“May I have a moment to think about the last question before the next one?”

Silence

Sharing of personal and communal movements:

  • Speak out of the silence and peace of God, rather than the rush of many thoughts.
  • Discernment is not necessarily about “answers” as much as attending to how God is moving/revealing God’s self in a given instance, and then our response to what we perceive.
  • Anyone in the group who feels disquiet or dis-ease rather than the peace of God in regard to the direction of the discernment process is invited to make this known, as this may be an important contribution.

Examples:

“I’m feeling a little confusion and tension in the group. Could we take a moment to re-center? What is not being conveyed that needs to be?”

Consensus or “tabling”:

The facilitator or another member of the group may speak to the perceived movement or consensus that seems to have emerged. This is a “sounding,” to see how well it fits with the presenter and the accompanying discerners. Again, there may not be closure, and it is important to honor the open-endedness of the process. The process itself draws all the participants closer to God and to one another, which is a laudable end in itself. It may be discerned that more time is needed to continue the discernment, or to put it on hold.

Examples:

“It sounds as though…Does that resonate with everyone?

“Does it feel like there is closure on this prayer for now? Does anyone else need to speak?”

“It seems as though we may not come to some sense of closure on this today. Do we need more information? More prayer time? Does it seem safe to say that we should not move ahead on this for now?”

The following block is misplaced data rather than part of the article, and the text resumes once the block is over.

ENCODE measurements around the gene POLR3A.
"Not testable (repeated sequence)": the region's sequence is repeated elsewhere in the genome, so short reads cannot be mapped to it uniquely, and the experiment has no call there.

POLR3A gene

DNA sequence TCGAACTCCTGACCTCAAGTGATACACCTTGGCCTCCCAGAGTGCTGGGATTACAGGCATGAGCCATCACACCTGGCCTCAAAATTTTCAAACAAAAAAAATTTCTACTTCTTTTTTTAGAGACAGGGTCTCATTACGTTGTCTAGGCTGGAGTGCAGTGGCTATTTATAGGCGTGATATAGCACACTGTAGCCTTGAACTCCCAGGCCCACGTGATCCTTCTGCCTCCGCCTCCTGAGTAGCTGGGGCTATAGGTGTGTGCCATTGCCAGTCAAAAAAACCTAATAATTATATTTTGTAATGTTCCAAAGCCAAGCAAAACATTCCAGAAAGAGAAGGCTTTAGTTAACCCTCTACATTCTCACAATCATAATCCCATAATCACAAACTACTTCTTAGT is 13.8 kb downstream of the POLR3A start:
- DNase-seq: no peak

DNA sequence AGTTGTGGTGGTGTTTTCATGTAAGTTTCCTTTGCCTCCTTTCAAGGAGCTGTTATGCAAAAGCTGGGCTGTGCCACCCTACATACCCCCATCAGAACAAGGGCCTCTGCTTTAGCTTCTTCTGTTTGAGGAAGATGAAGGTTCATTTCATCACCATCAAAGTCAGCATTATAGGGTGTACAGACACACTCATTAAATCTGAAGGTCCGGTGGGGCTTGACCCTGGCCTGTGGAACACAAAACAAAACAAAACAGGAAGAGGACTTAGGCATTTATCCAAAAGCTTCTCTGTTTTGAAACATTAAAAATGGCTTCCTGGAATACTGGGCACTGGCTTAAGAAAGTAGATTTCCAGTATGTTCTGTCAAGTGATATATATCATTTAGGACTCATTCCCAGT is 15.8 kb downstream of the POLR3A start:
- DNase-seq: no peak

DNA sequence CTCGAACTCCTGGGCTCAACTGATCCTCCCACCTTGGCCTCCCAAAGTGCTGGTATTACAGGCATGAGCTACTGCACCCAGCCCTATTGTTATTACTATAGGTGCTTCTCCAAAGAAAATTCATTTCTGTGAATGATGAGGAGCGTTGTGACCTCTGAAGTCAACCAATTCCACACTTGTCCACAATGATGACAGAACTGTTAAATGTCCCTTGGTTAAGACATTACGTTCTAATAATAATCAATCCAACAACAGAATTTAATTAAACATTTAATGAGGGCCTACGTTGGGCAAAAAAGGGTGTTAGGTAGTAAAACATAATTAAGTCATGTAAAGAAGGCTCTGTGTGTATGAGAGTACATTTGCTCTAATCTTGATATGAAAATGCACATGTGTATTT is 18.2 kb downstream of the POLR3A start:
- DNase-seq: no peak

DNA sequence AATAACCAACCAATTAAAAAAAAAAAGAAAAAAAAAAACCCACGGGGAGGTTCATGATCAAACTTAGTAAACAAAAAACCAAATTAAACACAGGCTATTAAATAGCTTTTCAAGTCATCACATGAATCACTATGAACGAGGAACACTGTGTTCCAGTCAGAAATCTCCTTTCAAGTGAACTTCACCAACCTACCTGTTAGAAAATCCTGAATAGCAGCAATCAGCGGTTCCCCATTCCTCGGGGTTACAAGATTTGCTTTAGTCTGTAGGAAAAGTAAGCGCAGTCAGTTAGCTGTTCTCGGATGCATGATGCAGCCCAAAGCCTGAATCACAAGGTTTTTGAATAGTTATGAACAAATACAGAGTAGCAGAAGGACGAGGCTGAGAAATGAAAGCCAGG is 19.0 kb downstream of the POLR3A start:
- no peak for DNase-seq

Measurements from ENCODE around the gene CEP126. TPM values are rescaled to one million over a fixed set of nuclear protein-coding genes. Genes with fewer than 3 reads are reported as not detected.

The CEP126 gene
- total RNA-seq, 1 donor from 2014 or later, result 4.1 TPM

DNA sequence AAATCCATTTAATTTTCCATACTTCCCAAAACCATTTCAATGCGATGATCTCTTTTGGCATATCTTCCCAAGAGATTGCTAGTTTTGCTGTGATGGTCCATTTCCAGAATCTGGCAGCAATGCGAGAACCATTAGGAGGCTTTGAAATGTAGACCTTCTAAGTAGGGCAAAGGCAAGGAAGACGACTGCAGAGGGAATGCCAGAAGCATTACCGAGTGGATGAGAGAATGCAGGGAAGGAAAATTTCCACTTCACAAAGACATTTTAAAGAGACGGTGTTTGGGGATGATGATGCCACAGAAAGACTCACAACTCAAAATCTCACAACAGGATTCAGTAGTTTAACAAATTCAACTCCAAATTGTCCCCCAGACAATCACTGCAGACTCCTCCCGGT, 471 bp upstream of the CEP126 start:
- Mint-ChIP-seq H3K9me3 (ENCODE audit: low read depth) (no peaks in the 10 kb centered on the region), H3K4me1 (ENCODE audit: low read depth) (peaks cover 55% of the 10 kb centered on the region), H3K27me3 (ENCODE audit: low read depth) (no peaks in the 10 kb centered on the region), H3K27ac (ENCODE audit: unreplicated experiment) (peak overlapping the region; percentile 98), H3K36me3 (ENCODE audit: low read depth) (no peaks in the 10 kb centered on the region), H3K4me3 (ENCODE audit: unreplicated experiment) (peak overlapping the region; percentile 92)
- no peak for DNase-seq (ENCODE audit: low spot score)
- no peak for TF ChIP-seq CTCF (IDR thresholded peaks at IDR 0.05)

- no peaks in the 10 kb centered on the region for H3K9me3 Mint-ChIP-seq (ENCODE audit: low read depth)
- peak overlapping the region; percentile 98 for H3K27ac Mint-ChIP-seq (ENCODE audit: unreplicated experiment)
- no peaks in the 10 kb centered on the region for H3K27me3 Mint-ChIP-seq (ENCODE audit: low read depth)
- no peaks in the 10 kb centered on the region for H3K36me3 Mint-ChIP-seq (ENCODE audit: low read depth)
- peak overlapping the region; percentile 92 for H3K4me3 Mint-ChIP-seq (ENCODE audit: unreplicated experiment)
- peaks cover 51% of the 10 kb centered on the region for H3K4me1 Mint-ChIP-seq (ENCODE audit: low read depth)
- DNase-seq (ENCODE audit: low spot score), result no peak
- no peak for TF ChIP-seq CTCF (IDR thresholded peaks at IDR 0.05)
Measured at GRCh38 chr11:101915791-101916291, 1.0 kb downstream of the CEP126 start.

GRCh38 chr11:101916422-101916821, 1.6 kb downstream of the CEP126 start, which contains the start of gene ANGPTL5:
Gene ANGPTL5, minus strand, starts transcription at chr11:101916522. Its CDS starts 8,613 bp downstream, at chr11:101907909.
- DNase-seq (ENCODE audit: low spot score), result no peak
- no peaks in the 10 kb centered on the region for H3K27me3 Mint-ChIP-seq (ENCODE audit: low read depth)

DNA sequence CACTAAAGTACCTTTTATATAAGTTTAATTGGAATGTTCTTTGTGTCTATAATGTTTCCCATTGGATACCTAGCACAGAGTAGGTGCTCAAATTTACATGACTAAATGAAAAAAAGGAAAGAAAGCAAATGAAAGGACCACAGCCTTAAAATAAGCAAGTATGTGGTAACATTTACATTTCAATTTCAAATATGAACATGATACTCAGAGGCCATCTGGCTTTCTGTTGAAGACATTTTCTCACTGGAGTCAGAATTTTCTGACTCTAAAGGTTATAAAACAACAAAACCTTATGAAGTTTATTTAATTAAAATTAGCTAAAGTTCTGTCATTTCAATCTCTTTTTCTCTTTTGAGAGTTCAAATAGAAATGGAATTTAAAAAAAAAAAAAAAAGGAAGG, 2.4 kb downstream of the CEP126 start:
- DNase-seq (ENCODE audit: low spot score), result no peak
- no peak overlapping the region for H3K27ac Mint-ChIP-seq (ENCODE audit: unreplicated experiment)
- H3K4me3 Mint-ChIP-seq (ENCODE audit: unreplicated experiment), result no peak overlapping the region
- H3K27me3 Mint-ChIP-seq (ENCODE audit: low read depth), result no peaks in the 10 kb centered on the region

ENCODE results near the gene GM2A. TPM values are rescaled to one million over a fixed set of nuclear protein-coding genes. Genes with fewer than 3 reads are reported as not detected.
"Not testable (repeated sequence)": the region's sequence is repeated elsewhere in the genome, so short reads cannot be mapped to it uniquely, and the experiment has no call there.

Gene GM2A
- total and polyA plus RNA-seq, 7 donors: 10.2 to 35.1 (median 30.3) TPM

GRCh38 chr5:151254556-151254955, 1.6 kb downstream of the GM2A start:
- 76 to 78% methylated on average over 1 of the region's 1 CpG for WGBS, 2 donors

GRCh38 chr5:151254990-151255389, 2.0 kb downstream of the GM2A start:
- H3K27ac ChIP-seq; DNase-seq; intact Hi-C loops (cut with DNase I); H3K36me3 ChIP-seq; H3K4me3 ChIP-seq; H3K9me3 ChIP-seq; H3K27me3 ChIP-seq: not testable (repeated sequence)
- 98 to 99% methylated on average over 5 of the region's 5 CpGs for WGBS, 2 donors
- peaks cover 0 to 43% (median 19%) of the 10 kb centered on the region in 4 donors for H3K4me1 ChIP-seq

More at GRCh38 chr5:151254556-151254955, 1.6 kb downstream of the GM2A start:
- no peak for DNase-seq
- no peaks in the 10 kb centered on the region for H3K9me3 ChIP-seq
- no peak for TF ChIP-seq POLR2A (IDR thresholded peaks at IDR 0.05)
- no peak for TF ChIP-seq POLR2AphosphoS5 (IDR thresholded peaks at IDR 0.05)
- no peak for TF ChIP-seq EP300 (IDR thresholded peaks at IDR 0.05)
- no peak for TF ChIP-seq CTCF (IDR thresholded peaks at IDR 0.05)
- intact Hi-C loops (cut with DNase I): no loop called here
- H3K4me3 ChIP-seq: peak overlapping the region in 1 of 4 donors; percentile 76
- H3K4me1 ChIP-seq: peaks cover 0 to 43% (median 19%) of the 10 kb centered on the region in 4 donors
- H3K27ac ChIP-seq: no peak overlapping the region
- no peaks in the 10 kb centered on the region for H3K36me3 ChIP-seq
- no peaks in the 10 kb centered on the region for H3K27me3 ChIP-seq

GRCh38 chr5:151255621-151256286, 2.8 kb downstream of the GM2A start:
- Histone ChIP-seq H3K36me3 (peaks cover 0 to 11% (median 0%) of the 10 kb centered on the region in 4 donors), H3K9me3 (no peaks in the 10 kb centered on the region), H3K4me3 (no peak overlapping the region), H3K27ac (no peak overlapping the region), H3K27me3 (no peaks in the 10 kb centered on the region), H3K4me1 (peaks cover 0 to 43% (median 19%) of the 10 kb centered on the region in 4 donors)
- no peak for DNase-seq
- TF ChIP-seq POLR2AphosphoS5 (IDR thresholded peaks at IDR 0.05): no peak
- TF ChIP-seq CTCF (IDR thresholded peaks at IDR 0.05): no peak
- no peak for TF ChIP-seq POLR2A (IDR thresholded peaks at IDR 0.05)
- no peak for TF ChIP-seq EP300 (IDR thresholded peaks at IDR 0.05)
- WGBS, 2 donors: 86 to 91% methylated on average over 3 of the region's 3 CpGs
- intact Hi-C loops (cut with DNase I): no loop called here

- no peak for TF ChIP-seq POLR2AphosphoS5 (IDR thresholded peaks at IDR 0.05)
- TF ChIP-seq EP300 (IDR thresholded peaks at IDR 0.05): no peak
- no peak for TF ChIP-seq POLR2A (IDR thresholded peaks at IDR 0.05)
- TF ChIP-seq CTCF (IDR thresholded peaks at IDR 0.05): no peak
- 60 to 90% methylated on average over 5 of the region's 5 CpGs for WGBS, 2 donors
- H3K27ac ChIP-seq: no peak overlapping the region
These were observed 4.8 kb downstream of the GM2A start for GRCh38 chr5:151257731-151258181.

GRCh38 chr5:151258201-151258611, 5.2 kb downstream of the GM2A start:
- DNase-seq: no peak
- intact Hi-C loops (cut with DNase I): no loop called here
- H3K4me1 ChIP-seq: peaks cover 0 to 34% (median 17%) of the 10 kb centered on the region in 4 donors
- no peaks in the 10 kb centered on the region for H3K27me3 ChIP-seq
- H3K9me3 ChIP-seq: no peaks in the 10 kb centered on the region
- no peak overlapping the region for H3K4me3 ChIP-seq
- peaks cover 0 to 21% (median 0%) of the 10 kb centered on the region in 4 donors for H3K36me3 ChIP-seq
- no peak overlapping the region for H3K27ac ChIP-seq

Final prayer

Much of what is experienced is the grace of the process itself rather than the “answer” to the proposal. Many times the real question emerges.

Importance of the Community of the Church

Each person present desires to know and do God’s will, or at least desires to desire this. But knowing God’s will presupposes that one is spending time coming to know God enough to discern how God acts in one’s life. In order that individuals may not be deluded, the community may be an important “check” to distorted perceptions:

  • the community of discerners gathered
  • family and friends
  • the Church with 2000 years of wisdom
  • the Scriptures that were an outgrowth of the Early Church’s experience of the Risen Lord.

At the same time, Christians believe that God reveals Godself to individuals as well as to the community. We need to honor these insights, as we have for generations, listening to the genius of the individual saint whose vision nourishes the whole community of faith. God speaks intimately to the human heart.  But this personal encounter is always in the context of and for the building up of the community. God is Trinitarian, communal by nature. We are made in God’s image and likeness. Praying for guidance, we make ourselves available to grace, asking for what we desire from God. We do this in private prayer, but also in the context of the sacramental and liturgical life of the Church. This participation in the life of the Church helps to sensitize the Christian to God’s voice, that is, how God communicates. Participation in these mysteries also makes us responsible to one another; we bring our sisters and brothers before the all-loving God for clarity and healing, for reconciliation and gratitude. All of us are wounded, broken and blinded by our own hurts. We cannot always “see,” just as the disciples in Mark’s Gospel struggled to perceive who Jesus really was. We engage in a variety of spiritual practices to sensitize ourselves to God’s voice: